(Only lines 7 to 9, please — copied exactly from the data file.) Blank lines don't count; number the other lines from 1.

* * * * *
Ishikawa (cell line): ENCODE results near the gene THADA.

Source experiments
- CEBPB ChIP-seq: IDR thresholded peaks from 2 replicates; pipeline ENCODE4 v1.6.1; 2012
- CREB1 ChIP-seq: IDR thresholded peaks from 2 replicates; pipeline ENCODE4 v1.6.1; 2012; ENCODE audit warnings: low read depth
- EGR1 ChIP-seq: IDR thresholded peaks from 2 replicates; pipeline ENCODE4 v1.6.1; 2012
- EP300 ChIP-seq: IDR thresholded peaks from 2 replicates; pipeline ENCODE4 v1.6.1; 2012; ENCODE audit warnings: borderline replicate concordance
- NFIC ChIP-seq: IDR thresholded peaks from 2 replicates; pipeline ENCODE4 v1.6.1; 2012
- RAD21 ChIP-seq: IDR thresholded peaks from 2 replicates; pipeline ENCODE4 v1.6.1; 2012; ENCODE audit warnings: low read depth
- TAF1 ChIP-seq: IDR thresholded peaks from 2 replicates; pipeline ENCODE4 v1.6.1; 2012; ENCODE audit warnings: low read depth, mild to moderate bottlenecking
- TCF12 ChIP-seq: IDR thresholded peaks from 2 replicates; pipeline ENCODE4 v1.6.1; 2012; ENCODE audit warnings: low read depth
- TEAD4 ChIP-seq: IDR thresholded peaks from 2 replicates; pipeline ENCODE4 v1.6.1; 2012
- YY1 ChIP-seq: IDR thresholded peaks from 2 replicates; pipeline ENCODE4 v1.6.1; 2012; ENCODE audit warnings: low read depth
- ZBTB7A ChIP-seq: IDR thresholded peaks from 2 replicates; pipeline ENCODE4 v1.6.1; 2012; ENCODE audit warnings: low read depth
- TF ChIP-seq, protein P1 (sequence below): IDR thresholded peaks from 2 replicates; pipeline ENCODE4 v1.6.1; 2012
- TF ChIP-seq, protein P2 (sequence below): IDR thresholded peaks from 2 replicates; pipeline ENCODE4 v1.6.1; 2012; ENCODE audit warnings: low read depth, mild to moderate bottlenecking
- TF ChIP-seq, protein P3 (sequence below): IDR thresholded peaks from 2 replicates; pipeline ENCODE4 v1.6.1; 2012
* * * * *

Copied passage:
- NFIC ChIP-seq: IDR thresholded peaks from 2 replicates; pipeline ENCODE4 v1.6.1; 2012
- RAD21 ChIP-seq: IDR thresholded peaks from 2 replicates; pipeline ENCODE4 v1.6.1; 2012; ENCODE audit warnings: low read depth
- TAF1 ChIP-seq: IDR thresholded peaks from 2 replicates; pipeline ENCODE4 v1.6.1; 2012; ENCODE audit warnings: low read depth, mild to moderate bottlenecking